WordPress Plugin Development from Scratch, Part 1/4: Basic Structure


I assume that you are a freelance designer or someone who work full time as a designer for a web design agency. Most of web designers are used work with static website design.

Now the question is: do you have a future as a static website designer?

The answer would probably be no since most clients and companies are planning to convert their websites to work with a CMS like WordPress, Joomla or Drupal.

WordPress is becoming the new static web site.

WordPress integration is simple enough that almost anyone can setup a WordPress site with an auto installer program. Unless you are familiar in working with a CMS like WordPress, you will definitely face issues moving further as a freelance designer. And you will seriously speed up your website development process, read exactly how in this article.

WordPress Plugin Development Course for Designers – What to Expect

Being a designer, your main focus should be to learn WordPress theme design and development. But clients are never going to be satisfied, even if you build their websites with professional theme and design. They will ask you for more and more features as they know that it’s easier to build things with WordPress.

WordPress plugins are a quick and easy solution to wrap your site with additional functionality such as social integration, breadcrumbs, Google Maps, etc. If you are not familiar with using and customizing plugins, you will have to need the support of a developer to keep clients from going from you and go looking for another developer who is capable of providing both design and development tasks.

Hiring a developer and creating the custom functionality can be costly for you as a freelance designer. So you should be thinking about learning the skills of plugin development.

What Can You Expect From Us?

So often we see tutorials for learning WordPress plugin development focused on developers. Here we are going to approach it differently by looking at WordPress plugins development from designers perspective. So everything will be created and explained from scratch.

Initial part of this tutorial series will consist of four parts, where we will learn WordPress Plugin Development from scratch. Throughout the series we will be developing a WordPress plugin to integrate your favorite jQuery Slider. Final output will be a complete slider plugin for WordPress, which you use in any part of the CMS.

Let’s take a look at the 4 parts of the series.

  1. Understanding WordPress Plugin Structure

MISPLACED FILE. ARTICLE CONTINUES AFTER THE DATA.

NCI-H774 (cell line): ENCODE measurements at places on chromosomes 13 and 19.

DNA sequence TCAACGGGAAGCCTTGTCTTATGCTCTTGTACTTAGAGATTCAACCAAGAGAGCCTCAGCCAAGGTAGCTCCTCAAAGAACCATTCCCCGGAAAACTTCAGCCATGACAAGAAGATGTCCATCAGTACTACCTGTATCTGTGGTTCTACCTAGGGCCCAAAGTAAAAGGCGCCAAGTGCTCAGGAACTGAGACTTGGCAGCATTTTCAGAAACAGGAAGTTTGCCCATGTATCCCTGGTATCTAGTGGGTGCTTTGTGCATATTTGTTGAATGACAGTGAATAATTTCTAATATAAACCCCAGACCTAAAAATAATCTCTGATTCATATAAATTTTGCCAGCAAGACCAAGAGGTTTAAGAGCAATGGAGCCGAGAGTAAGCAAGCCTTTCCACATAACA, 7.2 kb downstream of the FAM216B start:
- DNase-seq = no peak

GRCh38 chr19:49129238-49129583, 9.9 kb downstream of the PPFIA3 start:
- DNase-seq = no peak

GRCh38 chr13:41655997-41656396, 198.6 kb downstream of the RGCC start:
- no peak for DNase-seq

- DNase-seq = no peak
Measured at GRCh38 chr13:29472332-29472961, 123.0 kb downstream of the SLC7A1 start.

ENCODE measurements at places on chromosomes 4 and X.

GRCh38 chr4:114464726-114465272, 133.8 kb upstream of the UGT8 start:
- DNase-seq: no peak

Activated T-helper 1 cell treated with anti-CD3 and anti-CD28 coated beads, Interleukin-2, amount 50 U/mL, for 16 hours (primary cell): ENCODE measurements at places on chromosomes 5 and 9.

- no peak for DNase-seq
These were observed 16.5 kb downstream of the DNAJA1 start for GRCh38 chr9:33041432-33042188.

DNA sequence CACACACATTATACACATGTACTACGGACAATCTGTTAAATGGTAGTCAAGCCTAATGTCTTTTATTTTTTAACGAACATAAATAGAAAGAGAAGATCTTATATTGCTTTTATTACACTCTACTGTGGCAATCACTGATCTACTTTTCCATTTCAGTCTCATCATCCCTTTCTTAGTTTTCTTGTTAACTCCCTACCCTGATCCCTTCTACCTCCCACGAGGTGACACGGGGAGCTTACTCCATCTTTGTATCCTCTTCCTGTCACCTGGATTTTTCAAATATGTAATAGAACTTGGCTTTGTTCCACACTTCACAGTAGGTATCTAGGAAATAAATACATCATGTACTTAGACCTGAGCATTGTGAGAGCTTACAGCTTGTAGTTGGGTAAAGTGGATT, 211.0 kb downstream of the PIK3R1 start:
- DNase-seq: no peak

2. Basics for Creating WordPress Plugin Template
  3. Integrating Your Favorite Slider into WordPress
  4. Enhancing WordPress Plugins with Add On Features

Today we are going take on the first part on the tutorial series. So Let’s get started.

Understanding WordPress Plugin Structure

WordPress plugins lets us create additional functionality without affecting the core system. As designers, our main focus should be to develop quality front-end plugins with awesome designs rather than developing highly technical back-end plugins to provide complex functionality. So it’s important to know the basic structure,initial components and functions of a plugin to get things started.

What are the prerequisites?

Throughout this series you will have to work with technologies like PHP, JavaScript, and MySql. It’s ideal to have basic knowledge of those technologies, although it’s not mandatory. As designers, I don’t expect you to have knowledge on working with server side technologies and databases. But basics of JavaScript will be handy and I assume you have the basic idea.

Should You Create Plugins from Scratch?

I think the answer should be no, in situations where you can find a free plugin to implement the required features. WordPress plugin repository is full of plugins with wide range of capabilities. It’s much easier to find a plugin from the repository rather than creating from scratch.

Even though the repository contains around 20,000 plugins, there is no guarantee that there will be plugins to suit each and every requirement in your projects. In such cases you will have to either modify an existing plugin or write your own plugin from scratch.

Components of WordPress Plugin

We will be focusing on creating web design related plugins throughout this series. So these plugins will have some kind output to the browser using combination of HTML, CSS and JavaScript. This will be considered as the front-end component of the plugin.

Usually we need to change the design components with dynamic data. Therefore we have to create a custom section inside WordPress Admin panel to enter dynamic data and options. This data creation section can be considered as the back-end component of the plugin.

Let’s take a look at the back-end and front-end of a premium slider plugin from Themeforest.

Frond-end of the Plugin


Back-end of the Plugin


You can see how these components are used effectively in professional plugins. Simplest plugins will not require a back-end component. Here we will be creating a slider with both front-end and back-end components.

Creating Your First Plugin

First we have to know where to create plugins inside the WordPress installation. WordPress consists of 3 main folders called wp-content, wp-admin and wp-includes. The following screenshots previews the files and folders available inside WordPress installation. Our focus will be on the highlighted wp-content folder, where we install our themes and plugins.


Inside wp-content, you will find another folder called plugins. Now switch to plugins folder and you will see few default plugin folders created by the WordPress installation. This will be the place where we create our own plugins. Following screen shows the list of folders available inside wp-content folder.


We can directly create a plugin inside the plugins folder by including the plugin file. But the recommended method is to create each plugin in a separate folder inside the plugins folder.

So let’s name our plugin as 1WD Slider and create a folder called 1wd-slider. It’s important to know that there is no restriction on naming the plugin folder. I prefer using the plugin name as the folder name for keeping consistency. The following image shows our plugin folder inside the plugins.